Foolwatch – The Power of Information
Posted by Possum Comitatus on July 4, 2008
The Rudd government has made a mistake.
Not just a mistake on data analysis, nor just a mistake on managing information flows, nor even “just” a mistake of implementing a policy that has no evidential foundation.
They’ve made a mistake that will undermine their entire policy agenda for the next three years unless they rectify the process responsible for creating it.
We all remember the FuelWatch saga – where the ACCC assured us that their modelling was correct (even though they refused to release the relevant data), where they assured us that FuelWatch in WA reduced the price differential between Perth and the Eastern Capitals even though there were those of us that thought the data, at least the data we could independently scrounge up regarding petrol prices at the time, didn’t really show any such thing.
“Evidence based policy” was how FuelWatch was spun. A noble cause in and of itself – I’d imagine we’d all prefer policy to be based on evidence, it sure beats the alternatives .But what if the evidence the policy was based on was so questionable that the line between “evidence based policy” and “policy based evidence” – that style of political management where data is interpreted according to the needs of the policy rather than policy being designed to meet the needs of the evidence – became indistinguishable?
Professor Don Harding, economist at the Department of Economics and Finance at La Trobe University , was kind enough to give us a peek at an as yet unpublished draft paper he’s currently working on called “Foolwatch- A Case study of econometric analysis and evidenced-based-policy making in the Australian Government”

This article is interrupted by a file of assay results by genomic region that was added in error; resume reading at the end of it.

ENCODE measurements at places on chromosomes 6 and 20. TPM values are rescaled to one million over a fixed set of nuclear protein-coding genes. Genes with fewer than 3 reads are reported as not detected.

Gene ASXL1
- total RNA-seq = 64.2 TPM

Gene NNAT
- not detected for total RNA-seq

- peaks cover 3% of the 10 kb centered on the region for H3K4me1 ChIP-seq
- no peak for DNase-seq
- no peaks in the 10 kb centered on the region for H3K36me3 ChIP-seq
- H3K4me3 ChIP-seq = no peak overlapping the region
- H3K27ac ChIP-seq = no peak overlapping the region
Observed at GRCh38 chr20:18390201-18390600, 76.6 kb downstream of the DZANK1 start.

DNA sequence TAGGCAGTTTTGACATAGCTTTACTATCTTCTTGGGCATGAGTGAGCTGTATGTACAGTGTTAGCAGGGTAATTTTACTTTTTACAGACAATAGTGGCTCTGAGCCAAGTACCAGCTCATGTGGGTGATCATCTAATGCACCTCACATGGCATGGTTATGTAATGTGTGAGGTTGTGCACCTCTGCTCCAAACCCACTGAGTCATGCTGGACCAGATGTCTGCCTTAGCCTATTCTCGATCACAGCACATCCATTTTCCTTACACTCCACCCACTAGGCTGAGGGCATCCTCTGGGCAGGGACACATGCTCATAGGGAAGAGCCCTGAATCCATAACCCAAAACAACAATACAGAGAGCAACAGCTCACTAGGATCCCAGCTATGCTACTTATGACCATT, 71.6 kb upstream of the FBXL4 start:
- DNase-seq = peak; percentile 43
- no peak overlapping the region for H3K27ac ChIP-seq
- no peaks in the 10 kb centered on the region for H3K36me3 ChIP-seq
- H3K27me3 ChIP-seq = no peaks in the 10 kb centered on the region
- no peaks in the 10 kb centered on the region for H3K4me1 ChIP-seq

He has kindly allowed his draft version of the paper to be downloadable here and Don encourages anyone with any views on its content, particularly the econometrics, to contact him with feedback via his details which can be found on his page linked to his name.
Professor Harding went through the painstaking task of pulling the actual data out of this ACCC supplied chart that we’ve talked about here previously, in order to model it. There’s quite an irony here – the ACCC refused to release the data for a whole lot of basically spurious reasons, but made the mistake of releasing a graph of the data which determined folk like Don could actually use to extract the very data the ACCC were trying to hide.
What he found was disturbing.
Far from the ACCC econometric modelling that was used by the Rudd government to justify their longstanding Fuelwatch proposal being robust, it was misspecified and incorrectly tested. Their use of the nominal retail margin as a variable rather than the real retail margin is inconsistent with standard econometric approaches to this kind of modelling and their explanations of what their data actually represented were seriously lacking in specificity – to the point where it was difficult to derive just what it was they were actually measuring, how they were measuring it, how they tested it -and this uncertainty has lead to all conclusions drawn from the ACCC research to be seriously questioned.
Don Harding found that on the evidence available to the ACCC, the conclusions drawn by the Commission – that FuelWatch did not increase petrol price margins in WA – is in fact false and that no such conclusion can actually be derived from the data once it is modelled correctly. At most, the average reduction in the real price margin due to Fuelwatch is less than one third of one cent per litre, but could statistically be between a 1.01 cent per litre reduction, through to a 0.43 cent per litre increase using an orthodox 95% confidence interval.
Don also goes to great lengths to point out that it isn’t the fault of the ACCC econometricians here, and this is something that I wholeheartedly agree with. The data monkeys aren’t responsible for the problems here – far far from it.
It is the process that is at fault, and those whom manage that process.